Monday, July 27, 2009

Alternatives to IVF

Some of this sounds like quackery but it is undoubtedly true that deciphering the cause of a person's infertility should be the first thing tried before rushing into IVF. And even quackery can have a useful placebo effect

It’s a sad fact of life that one in six couples will have difficulty conceiving. Those praying for a miracle will often try anything, from the estimated 75% who experiment with alternative therapies, to the 1 in 80 women who will eventually give birth to an IVF baby in the UK each year. Now, two leading fertility specialists have decided to bridge the gap between conventional and complementary medicine, and offer an alternative to rushing into IVF. “I estimate that 50% of women on IVF don’t need it,” says Dr Sami David, a doctor involved with the first-ever successful IVF procedure in New York 30 years ago. “They could get pregnant naturally.”

David has turned his back on what has become a multimillion-pound industry with a vested interest in rushing women into assisted conception. “Infertility is a symptom, not a disease,” he says, “yet most fertility doctors are only interested in giving a woman drugs and getting her on a course of expensive, and stressful, IVF as soon as possible. I’m not against IVF — far from it,” he continues. “But it shouldn’t be the first thing we turn to as doctors. Putting a woman on aggressive drugs to stimulate egg production is a waste of time if, in fact, she is failing to get pregnant because her partner has a low sperm count, or she has an infection.”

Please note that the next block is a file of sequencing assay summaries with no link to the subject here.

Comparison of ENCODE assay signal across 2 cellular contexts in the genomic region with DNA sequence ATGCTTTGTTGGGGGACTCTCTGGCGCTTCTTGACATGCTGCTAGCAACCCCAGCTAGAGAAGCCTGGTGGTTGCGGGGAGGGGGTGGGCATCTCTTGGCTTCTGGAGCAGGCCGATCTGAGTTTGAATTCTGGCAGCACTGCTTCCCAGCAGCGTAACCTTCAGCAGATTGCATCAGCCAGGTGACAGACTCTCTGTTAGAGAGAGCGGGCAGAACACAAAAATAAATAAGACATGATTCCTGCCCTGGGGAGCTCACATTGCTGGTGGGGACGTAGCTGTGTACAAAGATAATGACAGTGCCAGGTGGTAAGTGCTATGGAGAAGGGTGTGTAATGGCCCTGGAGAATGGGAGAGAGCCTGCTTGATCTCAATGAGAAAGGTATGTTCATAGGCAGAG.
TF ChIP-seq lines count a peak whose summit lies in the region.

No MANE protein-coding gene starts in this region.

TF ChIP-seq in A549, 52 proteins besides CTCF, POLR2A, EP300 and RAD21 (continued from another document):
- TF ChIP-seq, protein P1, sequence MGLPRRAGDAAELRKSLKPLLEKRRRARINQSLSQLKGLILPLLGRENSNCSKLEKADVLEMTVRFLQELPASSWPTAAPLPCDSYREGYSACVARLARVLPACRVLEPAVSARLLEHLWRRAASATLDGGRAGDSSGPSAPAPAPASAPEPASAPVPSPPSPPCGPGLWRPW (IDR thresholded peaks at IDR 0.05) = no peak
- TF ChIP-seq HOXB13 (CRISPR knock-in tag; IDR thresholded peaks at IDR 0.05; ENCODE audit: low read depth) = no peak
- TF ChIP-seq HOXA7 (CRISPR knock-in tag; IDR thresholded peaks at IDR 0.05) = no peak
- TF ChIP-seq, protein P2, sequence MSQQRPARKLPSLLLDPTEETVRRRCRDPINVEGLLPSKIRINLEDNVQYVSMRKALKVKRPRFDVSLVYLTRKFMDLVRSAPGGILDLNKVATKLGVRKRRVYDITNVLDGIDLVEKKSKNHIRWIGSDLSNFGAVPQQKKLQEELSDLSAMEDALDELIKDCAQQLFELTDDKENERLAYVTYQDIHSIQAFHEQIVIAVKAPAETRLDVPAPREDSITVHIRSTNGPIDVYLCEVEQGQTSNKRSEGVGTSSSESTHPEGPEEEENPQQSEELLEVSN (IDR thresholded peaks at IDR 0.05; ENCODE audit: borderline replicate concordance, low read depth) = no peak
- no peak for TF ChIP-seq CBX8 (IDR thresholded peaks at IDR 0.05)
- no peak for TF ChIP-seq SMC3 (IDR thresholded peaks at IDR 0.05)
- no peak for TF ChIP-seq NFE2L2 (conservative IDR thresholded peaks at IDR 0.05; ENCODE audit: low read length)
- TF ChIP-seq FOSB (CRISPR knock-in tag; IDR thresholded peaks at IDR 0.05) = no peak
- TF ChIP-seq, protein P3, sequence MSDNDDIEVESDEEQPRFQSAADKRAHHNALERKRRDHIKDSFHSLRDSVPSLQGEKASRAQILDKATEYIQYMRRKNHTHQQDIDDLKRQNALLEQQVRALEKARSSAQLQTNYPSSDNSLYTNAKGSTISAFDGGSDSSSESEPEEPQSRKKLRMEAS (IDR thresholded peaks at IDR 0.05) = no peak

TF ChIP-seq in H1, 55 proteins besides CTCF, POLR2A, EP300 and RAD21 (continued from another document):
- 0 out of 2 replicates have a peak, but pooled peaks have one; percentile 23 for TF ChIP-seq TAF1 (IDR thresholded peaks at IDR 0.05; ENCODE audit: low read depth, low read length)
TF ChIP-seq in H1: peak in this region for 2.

David claims that most specialists have little interest in doing the necessary detective work to establish why a couple aren’t conceiving. Together with Jill Blakeway, an alternative-health practitioner who moved from the UK to America 20 years ago, he has written The Fertility Plan, a three-month scheme that helps women overcome common blocks to pregnancy. The book offers targeted advice according to five different “types” of people. “The types are loosely based on Chinese medicine, combined with Dr David’s clinical experience,” says Blakeway, who has such a high success rate that The New York Times dubbed her “the fertility goddess”. “I didn’t want to bog people down with the more esoteric aspects of eastern philosophy,” she adds, “so I’ve kept it simple.” The five types are: stuck, pale, waterlogged, dry and tired; there are quizzes and guidelines to help identify your type and what to do in each case. It’s all refreshingly simple.

“IVF is part of our quick-fix society, particularly in New York,” says Blakeway. “We are used to life being convenient, to having stuff delivered on demand, so a woman might think: ‘When the time comes, I can always go for IVF.’ Making babies is a much more mysterious thing — you can’t think like that.” She is also keen to remind women that IVF still has a relatively poor success rate. “At one of the most renowned New York clinics, figures indicate that among women under 35, the success rate is still only 47%.”